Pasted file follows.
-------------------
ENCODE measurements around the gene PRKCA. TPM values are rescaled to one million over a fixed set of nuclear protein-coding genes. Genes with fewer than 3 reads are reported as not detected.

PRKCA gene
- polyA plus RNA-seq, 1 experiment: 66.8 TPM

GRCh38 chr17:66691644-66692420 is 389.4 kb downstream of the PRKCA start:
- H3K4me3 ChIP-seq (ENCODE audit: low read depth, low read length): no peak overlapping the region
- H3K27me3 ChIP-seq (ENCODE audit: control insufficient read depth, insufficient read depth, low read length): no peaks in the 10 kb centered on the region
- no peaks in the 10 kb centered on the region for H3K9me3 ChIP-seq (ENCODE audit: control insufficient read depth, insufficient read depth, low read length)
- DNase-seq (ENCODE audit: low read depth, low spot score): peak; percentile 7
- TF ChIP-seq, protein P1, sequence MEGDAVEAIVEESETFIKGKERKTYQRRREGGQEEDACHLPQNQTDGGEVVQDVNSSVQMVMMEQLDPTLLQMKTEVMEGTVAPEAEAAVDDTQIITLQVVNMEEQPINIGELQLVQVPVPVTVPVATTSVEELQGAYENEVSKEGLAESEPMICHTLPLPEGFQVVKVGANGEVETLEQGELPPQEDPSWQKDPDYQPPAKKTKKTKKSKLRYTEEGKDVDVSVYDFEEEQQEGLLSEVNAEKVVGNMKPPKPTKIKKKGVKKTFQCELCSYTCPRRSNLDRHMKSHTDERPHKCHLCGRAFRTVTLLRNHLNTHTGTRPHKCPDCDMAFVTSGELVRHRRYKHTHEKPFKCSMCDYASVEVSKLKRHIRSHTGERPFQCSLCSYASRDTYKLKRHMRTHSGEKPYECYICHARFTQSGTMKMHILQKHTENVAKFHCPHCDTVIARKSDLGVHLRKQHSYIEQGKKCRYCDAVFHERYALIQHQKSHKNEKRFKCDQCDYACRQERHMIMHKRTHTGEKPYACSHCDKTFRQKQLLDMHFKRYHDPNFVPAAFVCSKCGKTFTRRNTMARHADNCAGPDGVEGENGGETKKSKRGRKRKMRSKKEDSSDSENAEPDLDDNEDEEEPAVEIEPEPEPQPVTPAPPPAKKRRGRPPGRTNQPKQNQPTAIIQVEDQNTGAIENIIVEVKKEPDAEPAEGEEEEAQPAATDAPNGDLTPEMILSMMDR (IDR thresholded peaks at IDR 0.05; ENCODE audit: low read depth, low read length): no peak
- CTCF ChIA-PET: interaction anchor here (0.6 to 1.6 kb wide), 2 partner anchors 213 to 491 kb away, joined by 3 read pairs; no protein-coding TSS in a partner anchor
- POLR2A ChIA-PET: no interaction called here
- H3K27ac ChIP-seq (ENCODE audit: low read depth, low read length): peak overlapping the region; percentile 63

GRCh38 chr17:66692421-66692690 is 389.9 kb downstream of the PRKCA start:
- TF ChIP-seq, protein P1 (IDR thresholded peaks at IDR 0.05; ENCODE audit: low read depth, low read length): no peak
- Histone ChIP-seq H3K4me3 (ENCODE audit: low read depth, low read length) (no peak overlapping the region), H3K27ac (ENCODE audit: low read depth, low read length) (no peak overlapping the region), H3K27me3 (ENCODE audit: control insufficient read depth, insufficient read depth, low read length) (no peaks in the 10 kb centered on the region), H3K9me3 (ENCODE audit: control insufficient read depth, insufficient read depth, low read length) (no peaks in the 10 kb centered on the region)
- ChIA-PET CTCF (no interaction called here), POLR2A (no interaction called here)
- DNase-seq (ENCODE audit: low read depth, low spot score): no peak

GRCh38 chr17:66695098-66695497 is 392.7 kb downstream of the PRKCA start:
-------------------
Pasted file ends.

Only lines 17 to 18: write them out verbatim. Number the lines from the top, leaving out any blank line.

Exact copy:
- DNase-seq (ENCODE audit: low read depth, low spot score): no peak

GRCh38 chr17:66695098-66695497 is 392.7 kb downstream of the PRKCA start: